A week's worth of farm share fun
A week’s worth of farm share fun

The second problem is that my sons are not exposed to the appreciation of having healthy and abundant food that I got. It’s wonderful to be able to provide my sons for everything. But while I (mostly) know what to do if that food budget gets slashed and pennies need to be pinched, my sons would have no clue. Which costs more, lasagna or split pea soup? How do you get enough protein if you can’t afford the best cuts of meat? How do you make the recipe serve the ingredients, instead of the ingredients the recipe? What is it like to budget and made trade-offs in your food allowance? These are life skills that I hope my children don’t need, but that I’d like them to know exist in case they ever DO need them.

The third problem is that the cupboards are wastefully overflowing. There are ribeye steaks in the freezer from a farm share, which I’ve just never found the right time to cook. There are cases of pasta and beans in the basement. There are boxes of cake mix and bags of rice kicking around the corners of the pantry. I find it easier to just order a new thing than to check and see if I already have it.

So I’ve hatched a plan to tackle problems 2 & 3. My plan is to not buy any food for the month of June.

My pantry overfloweth. Not pictured: several other cupboards.
My pantry overfloweth. Not pictured: several other cupboards.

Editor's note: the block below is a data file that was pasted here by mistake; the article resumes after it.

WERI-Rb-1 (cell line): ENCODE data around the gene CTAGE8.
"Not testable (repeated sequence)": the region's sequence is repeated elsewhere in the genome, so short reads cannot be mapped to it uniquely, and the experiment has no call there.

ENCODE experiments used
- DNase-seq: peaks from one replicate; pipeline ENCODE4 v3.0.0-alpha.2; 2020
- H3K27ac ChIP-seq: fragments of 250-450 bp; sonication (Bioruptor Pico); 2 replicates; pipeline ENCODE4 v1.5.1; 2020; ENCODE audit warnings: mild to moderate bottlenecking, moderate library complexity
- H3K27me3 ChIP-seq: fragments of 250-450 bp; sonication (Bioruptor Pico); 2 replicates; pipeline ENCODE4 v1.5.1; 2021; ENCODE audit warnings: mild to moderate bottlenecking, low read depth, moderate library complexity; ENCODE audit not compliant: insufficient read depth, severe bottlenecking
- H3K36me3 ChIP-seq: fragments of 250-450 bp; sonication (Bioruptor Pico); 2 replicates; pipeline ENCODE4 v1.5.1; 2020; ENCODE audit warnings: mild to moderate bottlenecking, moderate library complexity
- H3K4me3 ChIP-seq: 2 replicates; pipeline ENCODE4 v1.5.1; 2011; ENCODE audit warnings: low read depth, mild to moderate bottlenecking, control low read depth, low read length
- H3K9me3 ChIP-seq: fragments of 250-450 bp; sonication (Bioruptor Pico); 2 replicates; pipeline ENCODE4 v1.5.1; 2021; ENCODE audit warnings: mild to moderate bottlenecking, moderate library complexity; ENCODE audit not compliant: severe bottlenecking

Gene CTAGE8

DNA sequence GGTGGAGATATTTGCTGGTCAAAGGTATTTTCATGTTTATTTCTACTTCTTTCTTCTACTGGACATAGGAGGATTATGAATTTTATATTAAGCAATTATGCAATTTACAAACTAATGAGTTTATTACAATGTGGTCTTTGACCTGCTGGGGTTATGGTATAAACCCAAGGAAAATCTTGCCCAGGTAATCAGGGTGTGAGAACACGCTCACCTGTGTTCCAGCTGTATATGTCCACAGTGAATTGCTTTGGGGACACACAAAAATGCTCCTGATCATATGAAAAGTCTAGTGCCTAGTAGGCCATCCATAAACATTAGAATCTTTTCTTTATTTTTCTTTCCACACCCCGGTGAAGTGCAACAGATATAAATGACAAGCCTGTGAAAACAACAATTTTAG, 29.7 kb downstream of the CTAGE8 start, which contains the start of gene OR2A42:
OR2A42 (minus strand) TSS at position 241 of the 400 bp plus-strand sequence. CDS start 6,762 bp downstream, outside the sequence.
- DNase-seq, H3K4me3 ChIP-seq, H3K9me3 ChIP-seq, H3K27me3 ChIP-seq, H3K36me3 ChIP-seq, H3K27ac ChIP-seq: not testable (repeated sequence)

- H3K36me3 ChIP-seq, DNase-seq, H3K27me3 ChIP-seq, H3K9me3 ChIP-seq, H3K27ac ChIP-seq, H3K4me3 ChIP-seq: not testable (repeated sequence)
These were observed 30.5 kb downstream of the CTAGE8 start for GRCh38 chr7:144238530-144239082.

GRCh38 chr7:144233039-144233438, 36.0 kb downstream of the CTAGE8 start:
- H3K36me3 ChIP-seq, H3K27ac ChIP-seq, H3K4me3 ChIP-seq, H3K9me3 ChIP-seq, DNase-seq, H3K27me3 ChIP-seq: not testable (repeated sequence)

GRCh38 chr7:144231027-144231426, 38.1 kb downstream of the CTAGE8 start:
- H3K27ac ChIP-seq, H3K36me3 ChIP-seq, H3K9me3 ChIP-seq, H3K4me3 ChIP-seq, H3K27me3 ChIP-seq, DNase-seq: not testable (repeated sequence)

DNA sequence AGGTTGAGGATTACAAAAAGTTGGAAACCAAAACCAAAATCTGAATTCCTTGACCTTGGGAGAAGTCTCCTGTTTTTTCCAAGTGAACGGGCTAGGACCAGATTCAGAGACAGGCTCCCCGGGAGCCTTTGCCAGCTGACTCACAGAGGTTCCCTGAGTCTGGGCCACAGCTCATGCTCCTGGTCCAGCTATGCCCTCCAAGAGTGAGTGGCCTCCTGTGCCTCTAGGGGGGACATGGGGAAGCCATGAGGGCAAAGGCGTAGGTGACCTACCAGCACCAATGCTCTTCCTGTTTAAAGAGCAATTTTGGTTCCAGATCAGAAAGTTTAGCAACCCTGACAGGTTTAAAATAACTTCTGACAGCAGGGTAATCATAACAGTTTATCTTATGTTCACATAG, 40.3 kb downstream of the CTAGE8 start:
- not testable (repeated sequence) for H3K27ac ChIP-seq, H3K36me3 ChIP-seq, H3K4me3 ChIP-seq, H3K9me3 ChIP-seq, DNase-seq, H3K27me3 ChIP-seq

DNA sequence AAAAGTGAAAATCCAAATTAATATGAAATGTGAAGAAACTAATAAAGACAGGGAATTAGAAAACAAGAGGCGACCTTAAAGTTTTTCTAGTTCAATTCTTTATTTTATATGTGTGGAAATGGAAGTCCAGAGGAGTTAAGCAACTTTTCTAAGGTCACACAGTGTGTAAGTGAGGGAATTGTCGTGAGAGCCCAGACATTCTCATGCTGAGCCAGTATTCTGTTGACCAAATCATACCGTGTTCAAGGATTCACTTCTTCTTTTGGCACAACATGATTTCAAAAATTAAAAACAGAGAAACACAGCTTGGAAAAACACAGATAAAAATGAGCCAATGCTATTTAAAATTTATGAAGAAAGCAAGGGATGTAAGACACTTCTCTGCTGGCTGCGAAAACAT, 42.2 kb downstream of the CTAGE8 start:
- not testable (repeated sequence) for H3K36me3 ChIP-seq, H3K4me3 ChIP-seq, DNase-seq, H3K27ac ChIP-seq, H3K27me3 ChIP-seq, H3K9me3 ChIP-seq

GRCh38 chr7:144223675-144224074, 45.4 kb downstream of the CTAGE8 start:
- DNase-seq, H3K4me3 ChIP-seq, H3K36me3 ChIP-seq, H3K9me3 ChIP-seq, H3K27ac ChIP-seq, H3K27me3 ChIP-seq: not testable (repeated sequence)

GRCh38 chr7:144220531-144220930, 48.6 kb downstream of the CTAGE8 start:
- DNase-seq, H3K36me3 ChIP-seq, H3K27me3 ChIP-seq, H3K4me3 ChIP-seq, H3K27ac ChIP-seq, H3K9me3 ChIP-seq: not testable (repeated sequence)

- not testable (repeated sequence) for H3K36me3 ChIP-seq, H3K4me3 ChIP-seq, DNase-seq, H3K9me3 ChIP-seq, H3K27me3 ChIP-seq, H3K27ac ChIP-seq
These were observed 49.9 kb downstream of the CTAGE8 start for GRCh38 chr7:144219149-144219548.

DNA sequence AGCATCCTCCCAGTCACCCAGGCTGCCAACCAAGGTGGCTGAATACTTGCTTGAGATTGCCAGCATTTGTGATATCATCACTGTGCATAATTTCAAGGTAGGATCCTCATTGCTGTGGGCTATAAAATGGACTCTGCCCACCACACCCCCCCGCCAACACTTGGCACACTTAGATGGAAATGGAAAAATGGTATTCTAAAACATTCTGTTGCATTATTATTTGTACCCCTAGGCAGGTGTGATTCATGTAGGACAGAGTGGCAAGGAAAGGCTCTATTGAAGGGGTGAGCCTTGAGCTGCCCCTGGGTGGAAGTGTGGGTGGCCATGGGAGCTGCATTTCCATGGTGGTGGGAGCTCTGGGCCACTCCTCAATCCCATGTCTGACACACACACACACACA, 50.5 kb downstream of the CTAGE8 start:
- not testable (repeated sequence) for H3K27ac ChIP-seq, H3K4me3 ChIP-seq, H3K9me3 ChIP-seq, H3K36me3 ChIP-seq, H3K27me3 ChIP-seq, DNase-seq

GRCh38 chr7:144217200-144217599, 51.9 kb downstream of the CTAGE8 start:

Between our two camping trips (Memorial Day & 4th of July), I’m giving us a budget of $50 a week for ALL our food purchases. So that’s one pizza order, plus some milk and eggs. Or maybe that’s one brunch at a local diner. Or we could buy ingredients to round out the supplies in the pantry we’re working our way through. According to a Gallup poll, 8% of Americans have $50 a week or less to spend on groceries. I’m guessing many of those folks don’t also have pantries brimming to overflowing with supplies, and a farm share to kick in produce halfway through the month. (And heck, an excellent book on foraging!)

I even just cleaned out this fridge!
I even just cleaned out this fridge!

I’m hoping this will do several things. First, I plan on working through this with the kids, so they can understand making trade-offs of convenience, tastiness, nutrition and better appreciate how lucky we are to usually get all three. Second, I’m hoping it makes ME less lazy about honoring the resources I have, and using them more efficiently and less wastefully. I feel like wasting food is being ungrateful for what I’ve been given.

Then, once we’ve all come to appreciate what we have more, I’d like to take some steps to make sure everyone has enough food to eat. Assuming my math is right here, and assuming we can stick to this plan (a big assumption), we’ll save well over $400 in groceries in the month of June. (And that doesn’t count how much we’ll save by not eating out!) I’d like to give that savings to The Greater Boston Food Bank which does an amazing job of getting food to those friends and neighbors who need it.

Downstairs freezer. Those cardboard boxes at the top are completely filled with meat - ground turkey, chicken breasts, pork tenderloin, and some random cuts of meat from a meat share last year
Downstairs freezer. Those cardboard boxes at the top are completely filled with meat – ground turkey, chicken breasts, pork tenderloin, and some random cuts of meat from a meat share last year

So…. let’s see how this goes? I’ll be posting updates in a Google+ Collection for those who want to follow along. If any one else is inspired to try something similar, I’d love to hear about it!